What are Final Orders?
Final Parenting Orders can be made by either:
– agreement between parties, which is known as Consent Orders; or
– a Judge making Final Orders after a Trial if no agreement can be reached.
The types of matters that are often covered in Final Parenting Orders include who the child/ren will live with and what time they will spend and communicate with the other party. Orders can also cover who has parental responsibility (decision making power) for the child/ren as well as other matters such as what will happen on the child/ren’s birthdays, Christmas, school holidays and overseas travel.
Final Parenting Orders will remain in force until the child/ren turn 18 years old.
When can Final Orders be changed?
It is not a simple process to change Final Parenting Orders.
For parents to change the Orders, one of them must file an Initiating Application with the Court, seeking new Orders in their place.
The Court will only consider making new Orders if it is satisfied that there has been a significant change in circumstances since the Final Orders were made. This is commonly referred to as the rule of Rice and Asplund.
It is ultimately a discretionary matter for the Judge as to whether they choose to deal with and determine the Rice and Asplund issue at the outset of the matter or at the beginning of the Final Hearing.
Rice v Aplund 1975
Rice v Asplund was a 1975 case where the Full Court of the Family Court of Australia determined that, before reviewing Final Orders, the Court would need to be satisfied that there is evidence of a significant change in circumstances. The purpose of this rule to is avoid an endless cycle of litigation and to protect children from possible exposure to this.
The case related to the arrangements for the parties’ 3 year old daughter. The Court had made Final Orders for the child to live with the Father and spend time with the Mother. Approximately 7 months later, the Father filed to reduce the time that the child was to spend with the Mother. She then filed an Application seeking that the Orders be varied and that the child live with her and spend time with the Father. The Mother was successful and the Father then appealed, resulting in this decision.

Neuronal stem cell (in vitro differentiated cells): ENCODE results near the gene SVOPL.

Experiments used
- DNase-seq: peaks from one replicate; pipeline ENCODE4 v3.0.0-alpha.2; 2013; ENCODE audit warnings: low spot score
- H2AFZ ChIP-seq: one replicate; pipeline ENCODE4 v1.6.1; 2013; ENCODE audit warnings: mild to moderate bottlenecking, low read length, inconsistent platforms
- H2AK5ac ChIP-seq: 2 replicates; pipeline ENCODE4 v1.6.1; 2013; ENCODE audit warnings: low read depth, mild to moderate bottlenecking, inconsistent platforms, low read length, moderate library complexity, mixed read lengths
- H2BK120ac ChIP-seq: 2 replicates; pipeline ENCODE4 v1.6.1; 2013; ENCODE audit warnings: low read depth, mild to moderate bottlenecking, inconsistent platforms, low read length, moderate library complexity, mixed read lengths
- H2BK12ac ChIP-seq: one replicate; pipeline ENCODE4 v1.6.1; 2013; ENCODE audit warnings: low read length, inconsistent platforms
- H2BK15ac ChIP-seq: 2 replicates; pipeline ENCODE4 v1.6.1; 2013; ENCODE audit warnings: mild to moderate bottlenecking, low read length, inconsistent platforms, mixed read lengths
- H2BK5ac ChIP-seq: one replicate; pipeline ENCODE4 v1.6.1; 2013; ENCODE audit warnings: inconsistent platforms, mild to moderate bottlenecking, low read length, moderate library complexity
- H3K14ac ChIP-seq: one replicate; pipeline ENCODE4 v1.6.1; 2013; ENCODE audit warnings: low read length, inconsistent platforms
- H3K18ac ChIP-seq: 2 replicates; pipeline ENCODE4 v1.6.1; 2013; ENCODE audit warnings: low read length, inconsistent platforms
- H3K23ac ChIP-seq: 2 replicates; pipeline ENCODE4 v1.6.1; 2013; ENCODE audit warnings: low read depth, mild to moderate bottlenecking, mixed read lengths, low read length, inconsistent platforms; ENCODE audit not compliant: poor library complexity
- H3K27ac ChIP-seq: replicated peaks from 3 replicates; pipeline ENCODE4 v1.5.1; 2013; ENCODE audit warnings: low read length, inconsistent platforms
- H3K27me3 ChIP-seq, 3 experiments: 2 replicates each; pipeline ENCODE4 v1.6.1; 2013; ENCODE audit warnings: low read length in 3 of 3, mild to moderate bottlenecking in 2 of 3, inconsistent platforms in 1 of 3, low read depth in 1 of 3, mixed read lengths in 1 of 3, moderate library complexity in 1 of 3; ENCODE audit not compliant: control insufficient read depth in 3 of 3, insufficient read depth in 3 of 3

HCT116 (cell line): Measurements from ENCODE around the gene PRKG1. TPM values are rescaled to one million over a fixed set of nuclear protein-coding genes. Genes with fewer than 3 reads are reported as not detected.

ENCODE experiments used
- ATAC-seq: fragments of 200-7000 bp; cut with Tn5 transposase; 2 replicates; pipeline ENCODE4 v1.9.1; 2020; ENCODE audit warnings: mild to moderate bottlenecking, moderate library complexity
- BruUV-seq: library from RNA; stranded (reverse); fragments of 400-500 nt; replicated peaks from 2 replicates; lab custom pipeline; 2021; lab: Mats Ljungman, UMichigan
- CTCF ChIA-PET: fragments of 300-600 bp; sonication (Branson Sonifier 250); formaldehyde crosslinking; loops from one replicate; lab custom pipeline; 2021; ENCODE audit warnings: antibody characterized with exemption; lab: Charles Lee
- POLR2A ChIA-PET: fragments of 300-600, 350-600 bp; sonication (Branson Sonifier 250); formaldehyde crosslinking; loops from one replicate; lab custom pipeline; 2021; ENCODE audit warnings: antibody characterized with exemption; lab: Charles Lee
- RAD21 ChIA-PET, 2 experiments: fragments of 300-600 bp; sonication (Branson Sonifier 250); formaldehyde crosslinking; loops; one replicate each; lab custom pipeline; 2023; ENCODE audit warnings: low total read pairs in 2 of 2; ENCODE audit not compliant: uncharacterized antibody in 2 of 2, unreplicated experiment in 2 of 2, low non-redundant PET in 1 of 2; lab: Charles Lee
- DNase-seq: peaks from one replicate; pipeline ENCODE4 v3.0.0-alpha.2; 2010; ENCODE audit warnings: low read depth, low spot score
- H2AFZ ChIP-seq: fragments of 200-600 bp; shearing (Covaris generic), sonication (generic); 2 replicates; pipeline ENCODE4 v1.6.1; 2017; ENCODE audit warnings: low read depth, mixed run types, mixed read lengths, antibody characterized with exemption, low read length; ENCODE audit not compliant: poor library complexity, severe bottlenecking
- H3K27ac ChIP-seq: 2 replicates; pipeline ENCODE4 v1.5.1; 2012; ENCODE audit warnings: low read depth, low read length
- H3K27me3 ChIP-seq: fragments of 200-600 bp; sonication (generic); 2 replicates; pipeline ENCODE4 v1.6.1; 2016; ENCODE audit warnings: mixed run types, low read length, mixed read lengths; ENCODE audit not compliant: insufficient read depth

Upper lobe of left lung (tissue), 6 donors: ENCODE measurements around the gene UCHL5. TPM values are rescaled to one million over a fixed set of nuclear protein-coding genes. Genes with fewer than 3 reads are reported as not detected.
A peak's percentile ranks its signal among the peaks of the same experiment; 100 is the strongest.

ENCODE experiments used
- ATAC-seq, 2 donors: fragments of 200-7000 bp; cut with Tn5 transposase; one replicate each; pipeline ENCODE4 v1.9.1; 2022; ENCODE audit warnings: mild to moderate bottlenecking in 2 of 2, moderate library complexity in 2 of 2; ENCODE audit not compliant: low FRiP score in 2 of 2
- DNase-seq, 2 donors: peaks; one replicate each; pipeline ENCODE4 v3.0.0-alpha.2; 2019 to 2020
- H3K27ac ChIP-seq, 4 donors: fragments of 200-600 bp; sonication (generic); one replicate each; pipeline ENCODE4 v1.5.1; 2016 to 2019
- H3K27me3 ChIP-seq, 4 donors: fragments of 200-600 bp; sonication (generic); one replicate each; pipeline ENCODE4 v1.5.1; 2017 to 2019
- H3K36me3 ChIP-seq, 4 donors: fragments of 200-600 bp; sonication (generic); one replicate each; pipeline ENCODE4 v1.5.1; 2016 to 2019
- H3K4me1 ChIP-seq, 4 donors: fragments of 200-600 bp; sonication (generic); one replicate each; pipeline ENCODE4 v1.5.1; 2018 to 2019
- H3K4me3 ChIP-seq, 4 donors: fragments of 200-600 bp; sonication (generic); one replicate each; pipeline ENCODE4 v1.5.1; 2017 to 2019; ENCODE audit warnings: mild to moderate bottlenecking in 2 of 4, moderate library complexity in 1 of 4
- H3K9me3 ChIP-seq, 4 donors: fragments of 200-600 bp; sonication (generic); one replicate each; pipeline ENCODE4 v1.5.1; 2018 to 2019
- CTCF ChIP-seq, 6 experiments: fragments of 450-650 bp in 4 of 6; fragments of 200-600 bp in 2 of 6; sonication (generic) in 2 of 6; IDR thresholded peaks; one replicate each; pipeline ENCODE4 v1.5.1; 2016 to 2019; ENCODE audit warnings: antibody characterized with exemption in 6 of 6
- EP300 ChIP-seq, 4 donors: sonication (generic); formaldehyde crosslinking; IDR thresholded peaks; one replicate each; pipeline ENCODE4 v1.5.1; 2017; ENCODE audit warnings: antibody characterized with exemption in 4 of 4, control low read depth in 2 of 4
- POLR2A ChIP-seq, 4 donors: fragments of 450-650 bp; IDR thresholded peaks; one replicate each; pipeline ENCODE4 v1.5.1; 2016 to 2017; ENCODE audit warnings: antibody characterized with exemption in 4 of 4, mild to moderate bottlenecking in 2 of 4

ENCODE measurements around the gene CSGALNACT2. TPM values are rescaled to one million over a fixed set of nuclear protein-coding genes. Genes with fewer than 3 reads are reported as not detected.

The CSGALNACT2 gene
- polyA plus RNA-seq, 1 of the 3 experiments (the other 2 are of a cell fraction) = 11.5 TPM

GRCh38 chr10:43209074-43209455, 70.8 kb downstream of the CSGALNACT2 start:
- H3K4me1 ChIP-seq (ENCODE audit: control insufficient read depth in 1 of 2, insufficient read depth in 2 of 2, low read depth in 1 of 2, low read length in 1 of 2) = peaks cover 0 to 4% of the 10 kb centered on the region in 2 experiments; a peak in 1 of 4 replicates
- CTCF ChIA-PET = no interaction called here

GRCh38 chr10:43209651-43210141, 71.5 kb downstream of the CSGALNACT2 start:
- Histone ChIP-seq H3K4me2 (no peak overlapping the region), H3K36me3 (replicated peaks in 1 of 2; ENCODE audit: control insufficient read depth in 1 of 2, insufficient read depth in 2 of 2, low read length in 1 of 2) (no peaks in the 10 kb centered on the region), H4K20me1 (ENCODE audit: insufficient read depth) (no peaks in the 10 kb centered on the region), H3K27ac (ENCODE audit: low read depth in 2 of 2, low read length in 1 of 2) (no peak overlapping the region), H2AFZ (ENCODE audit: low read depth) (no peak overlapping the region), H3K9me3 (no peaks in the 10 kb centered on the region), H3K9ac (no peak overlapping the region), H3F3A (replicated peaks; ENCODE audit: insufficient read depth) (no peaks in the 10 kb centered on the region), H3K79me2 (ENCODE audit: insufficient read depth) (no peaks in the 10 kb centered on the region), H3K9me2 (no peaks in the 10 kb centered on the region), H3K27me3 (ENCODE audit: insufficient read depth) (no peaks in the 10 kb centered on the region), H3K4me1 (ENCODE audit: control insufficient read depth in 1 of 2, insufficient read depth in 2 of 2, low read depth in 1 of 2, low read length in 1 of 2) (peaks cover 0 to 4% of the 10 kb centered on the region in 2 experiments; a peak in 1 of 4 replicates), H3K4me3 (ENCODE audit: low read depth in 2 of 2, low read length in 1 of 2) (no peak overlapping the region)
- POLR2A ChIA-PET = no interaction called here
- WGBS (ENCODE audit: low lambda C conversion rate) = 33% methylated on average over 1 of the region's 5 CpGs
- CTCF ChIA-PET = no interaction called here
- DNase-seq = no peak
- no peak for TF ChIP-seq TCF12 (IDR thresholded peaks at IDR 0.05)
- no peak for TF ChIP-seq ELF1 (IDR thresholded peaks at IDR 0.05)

What constitutes a significant change in circumstances?
Change alone is not enough to warrant a change in Final Orders. There are also no specific set of circumstances which will automatically satisfy the Court of a significant change and the threshold of Rice and Aplund. Instead, the Court considers the facts of each matter on a case-by-case basis.
Examples of factors that may satisfy the Court of a significant change are as follows:
- A party wishes to relocate with the child/ren;
- The Final Orders were made without all of the relevant information and evidence being before the Court;
- There has been a change to the health of the child/ren or a party;
- A party has entered into a new relationship;
- The parties have consented to new arrangements and the Final Orders are, therefore, not reflective of the current arrangements for the child/ren;
- The child/ren may be at an unacceptable risk of harm; or
- There has been a substantial elapse of time since the Final Orders were made.
Other options to change Orders?
There are options available to parties that wish to change Final Orders, outside of Court litigation. These options should be explored first before filing an Application in Court. Of course, there may however be circumstances where this might not be appropriate. For example, in circumstances of urgency or where a child is at risk of harm.
If you and the other party are able to speak between yourselves and reach an Agreement to change the Final Orders, then the easiest way to formalise this is by entering into a subsequent Parenting Plan. Although a Parenting Plan is not a legally binding agreement like that of the Final Orders, it can be considered by a Court if a party were to file contravention proceedings.
If you are unable to reach an agreement between yourselves and the matter is not particularly urgent, then the next step would be participating in a Family Dispute Resolution Conference otherwise known as Mediation. This will give you each an opportunity to:
– discuss any issues and
– discuss your positions; and
– possibly reach an agreement with the assistance of an independent third party who will act as mediator.
It may also be an option to attend upon a Family Report Writer to obtain a Family Report. The Report will make recommendations for future arrangements, which may help guide the parties and assist in reaching an agreement. Alternatively, this can also be considered by the Court if the matter were to proceed to litigation.
Whilst there are certainly options available to anyone that wishes to change Final Orders, the best option is always to firstly speak with the other party to see if you can reach an agreement between yourselves. Court should, if possible, be a last resort. Court litigation can be an extremely lengthy, costly and an unpleasant experience for everyone involved.
By Tegan Martens
Director & Principal Lawyer
The information contained on this site is for general guidance only. No person should act or refrain from acting on the basis of such information. Appropriate professional advice should be sought based on your particular circumstances.